Given the historical success of undrafted quarterbacks in the NFL, Tony Romo might as well be a national treasure. We look at the impact of developmental leagues on undrafted quarterbacks, and just how many players have tried to break through in a recent season.
23 Feb 2004
Reviewed by Patrick Laverty
(This week we try something new... this show is, of course, not strictly football-related, but we know some of you are watching it and we thought it might be fun to provide a weekly summary. Let us know if you would like to see this continue, or if you would rather just play Okama Gamesphere. -- Aaron)
Reality shows crossing over into the sports entertainment world. First the WWE gave a one-year contract to a young hopeful and now ESPN is doing something similar with their new series "Dream Job". ESPN held open auditions and cut a field of 10,000 down to 12 finalists. The first show, hosted by Stuart "Boo-Yah" Scott, aired last night, Sunday February 22nd.
The show had all 12 finalists in-studio, but only six competed. The other six will compete next Sunday night.
The competition is simple; each of the competitors created their own SportsCenter segment using video highlights, wrote the copy and uses the teleprompter. Each segment is approximately two minutes where they then must face the panel of four judges. The selected judges for the competition are Tony Kornheiser, from Pardon the Interruption, Kit Hoover, host of Cold Pizza, LaVar Arrington, Redskins linebacker, and Al Jaffe, ESPN's VP for on air talent. The fifth judge is the ESPN audience. Each week, the five judges will choose one person to go home.
The six who competed last night included Aaron Levine, a 21 year old from Stanford who got a golf tip from Tiger himself. Chris Williams, a lawyer from Boston, Michael Quigley, a very energetic 40 year old auto parts salesman from Pennsylvania, Mike Hall, a Mizzou student and Craig Kilborn look-alike, Nick Stevens, a comedian from Brooklyn and finally, the favorite of Football Outsiders, Maggie Haskins, a current Brown University student from Chicago.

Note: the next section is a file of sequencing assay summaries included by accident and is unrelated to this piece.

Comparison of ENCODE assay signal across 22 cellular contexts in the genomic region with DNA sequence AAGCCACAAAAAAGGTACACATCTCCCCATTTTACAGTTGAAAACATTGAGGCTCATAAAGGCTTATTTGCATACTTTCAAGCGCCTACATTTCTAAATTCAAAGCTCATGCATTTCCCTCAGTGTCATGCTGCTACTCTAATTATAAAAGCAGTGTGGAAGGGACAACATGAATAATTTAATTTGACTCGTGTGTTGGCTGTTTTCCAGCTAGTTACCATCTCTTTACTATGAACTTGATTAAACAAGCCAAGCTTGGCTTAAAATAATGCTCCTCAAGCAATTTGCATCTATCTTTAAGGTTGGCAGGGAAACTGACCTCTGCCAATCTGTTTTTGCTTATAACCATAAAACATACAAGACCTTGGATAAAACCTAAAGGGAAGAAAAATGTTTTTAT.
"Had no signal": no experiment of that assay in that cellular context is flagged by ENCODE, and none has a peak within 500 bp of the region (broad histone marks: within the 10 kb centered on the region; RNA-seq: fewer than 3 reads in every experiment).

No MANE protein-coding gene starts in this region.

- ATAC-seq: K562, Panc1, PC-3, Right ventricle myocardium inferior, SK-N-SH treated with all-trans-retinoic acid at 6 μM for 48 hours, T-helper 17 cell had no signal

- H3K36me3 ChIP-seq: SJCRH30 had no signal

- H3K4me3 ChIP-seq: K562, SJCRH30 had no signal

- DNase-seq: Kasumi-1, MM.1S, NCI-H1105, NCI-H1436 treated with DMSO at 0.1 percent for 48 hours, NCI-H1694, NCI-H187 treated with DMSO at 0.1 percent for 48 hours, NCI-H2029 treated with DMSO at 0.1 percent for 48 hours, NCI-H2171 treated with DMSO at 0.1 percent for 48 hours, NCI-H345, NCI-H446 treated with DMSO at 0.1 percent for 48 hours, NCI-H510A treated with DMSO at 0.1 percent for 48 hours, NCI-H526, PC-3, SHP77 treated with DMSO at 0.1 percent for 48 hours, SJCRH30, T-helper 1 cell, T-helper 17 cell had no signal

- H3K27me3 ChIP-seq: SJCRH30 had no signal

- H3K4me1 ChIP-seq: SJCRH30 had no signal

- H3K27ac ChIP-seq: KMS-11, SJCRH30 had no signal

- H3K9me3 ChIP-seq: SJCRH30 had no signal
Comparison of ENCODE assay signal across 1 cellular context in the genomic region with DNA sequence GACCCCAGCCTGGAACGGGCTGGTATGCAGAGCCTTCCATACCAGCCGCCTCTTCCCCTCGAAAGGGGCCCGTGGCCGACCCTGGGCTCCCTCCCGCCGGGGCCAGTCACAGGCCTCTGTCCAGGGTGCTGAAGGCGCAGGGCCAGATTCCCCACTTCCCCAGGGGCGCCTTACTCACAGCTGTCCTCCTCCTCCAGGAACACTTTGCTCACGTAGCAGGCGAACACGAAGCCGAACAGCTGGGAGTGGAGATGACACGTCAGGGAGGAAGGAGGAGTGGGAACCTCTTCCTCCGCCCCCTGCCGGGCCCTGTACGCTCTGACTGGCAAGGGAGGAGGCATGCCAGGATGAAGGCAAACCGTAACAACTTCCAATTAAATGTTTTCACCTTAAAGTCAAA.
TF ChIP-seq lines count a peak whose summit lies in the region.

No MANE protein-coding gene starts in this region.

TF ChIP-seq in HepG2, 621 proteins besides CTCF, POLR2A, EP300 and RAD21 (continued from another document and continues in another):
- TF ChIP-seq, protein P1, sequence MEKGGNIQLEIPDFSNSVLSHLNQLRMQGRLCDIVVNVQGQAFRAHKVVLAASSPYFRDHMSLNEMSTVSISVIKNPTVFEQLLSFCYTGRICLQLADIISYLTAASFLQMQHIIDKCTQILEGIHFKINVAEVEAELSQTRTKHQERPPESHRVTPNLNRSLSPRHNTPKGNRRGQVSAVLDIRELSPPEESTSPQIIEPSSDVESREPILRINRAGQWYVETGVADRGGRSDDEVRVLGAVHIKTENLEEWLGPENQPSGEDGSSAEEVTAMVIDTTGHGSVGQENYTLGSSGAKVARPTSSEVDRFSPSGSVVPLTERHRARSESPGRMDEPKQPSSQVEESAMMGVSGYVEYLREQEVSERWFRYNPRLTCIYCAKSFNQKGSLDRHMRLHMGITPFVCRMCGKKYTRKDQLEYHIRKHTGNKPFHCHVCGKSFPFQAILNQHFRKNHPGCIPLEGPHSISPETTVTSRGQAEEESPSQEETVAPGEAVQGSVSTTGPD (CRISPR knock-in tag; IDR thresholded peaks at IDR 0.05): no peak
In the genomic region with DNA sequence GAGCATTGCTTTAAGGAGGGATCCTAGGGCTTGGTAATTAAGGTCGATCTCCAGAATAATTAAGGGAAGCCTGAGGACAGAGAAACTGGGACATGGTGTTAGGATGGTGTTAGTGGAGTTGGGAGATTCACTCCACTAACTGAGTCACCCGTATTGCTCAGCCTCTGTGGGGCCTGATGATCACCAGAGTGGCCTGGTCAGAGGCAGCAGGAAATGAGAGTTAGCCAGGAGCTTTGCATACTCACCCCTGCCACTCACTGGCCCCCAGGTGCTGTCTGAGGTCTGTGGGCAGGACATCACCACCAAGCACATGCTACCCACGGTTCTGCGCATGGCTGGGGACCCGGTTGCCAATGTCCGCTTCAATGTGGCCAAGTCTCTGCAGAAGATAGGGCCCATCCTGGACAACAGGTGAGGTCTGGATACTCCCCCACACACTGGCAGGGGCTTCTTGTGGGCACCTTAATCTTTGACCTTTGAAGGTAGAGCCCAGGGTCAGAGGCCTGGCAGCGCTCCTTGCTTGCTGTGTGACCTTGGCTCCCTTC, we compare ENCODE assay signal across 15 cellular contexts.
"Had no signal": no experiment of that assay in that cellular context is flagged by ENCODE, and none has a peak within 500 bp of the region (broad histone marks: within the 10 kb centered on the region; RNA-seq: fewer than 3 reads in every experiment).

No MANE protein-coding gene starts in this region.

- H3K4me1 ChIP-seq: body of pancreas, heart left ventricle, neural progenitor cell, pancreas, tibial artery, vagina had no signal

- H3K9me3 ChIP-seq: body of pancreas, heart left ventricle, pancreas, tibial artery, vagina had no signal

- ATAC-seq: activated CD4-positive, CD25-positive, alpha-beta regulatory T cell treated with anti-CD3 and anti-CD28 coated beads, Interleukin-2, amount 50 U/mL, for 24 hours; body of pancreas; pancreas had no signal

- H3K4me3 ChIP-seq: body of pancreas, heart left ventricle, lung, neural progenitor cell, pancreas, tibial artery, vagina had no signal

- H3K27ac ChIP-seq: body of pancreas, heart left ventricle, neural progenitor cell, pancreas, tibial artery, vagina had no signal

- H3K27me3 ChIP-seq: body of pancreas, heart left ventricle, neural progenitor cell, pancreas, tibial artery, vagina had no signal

Mike Hall's number got called first, and in my opinion, nailed it. He added the cerebral phrase "northpaw" when referring to Oakland pitcher Aaron Harang. He looked good, sounded good, and seemed about ready for prime time. Even the judges agreed, as the only thing they could offer was to slow down. Levine and Haskins were the next two best, with Levine getting a slight edge. His highlights were good, timing was excellent, but I'm not sure of the look. Sure, he's only 21, but he looks more like 14. Haskins had a great showing, although as the judges also pointed out, she needed to go to the video a little bit quicker. A little too much face time as she recounted the time when she beat her own sister at tennis. Stevens and Williams were good, though both stumbled and seemed to get a little confused at times with the teleprompter. The both finished well as Stevens added a new catch-phrase referring to "man tears" as an Indy car driver flipped over. Williams finished with a hockey highlight and exclaimed "Who said a brother can't do a hockey highlight?" The "feel bad for you" guy of the night was Michael "Quigs" Quigley, who looks like a cross of Louie Anderson and Chris Farley, and he has all of Farley's energy. He's entertaining, he's a screamer, and he can be funny, though he had a tough time transitioning from screaming at the end of one highlight into a calmer beginning of the next. Also, he called one highlight like a play-by-play guy, which for anyone who's seen SportsCenter knows, that just ain't the way it's done.
The judges were an interesting lot as well. Kornheiser initially was trying to be the funny one, but one of the later judges would have scored very well on the Boston Sports Guy's Unintentional Comedy Scale. LaVar Arrington as a judge was just absolutely horrible. When it came to his turn to judge one of the contestants, he started every one with "I agree" and then went on to repeat what the other judges already said. Sure, he's a jock an not a commentator, but come on, get someone who has something to offer. The only time he did attempt humor, it wasn't even funny. Watching him was about as painful as some of the hits he lays on NFC East quarterbacks. Kit Hoover is the lone woman on the judging panel and offered some good feedback, and really sticks to the positive. I don't think anyone got brought down by Kit. The true gem of the judging panel though, is Al Jaffe. Every on-air personality at ESPN has had to sit across from Jaffe and prove to him that they belong on SportsCenter. Even when other judges thought a contestant did great, Jaffe still had some constructive criticism. He also saved his best for last, when he told Nick Stevens that he just doesn't have the look for SportsCenter. You could just feel that kick in the gut.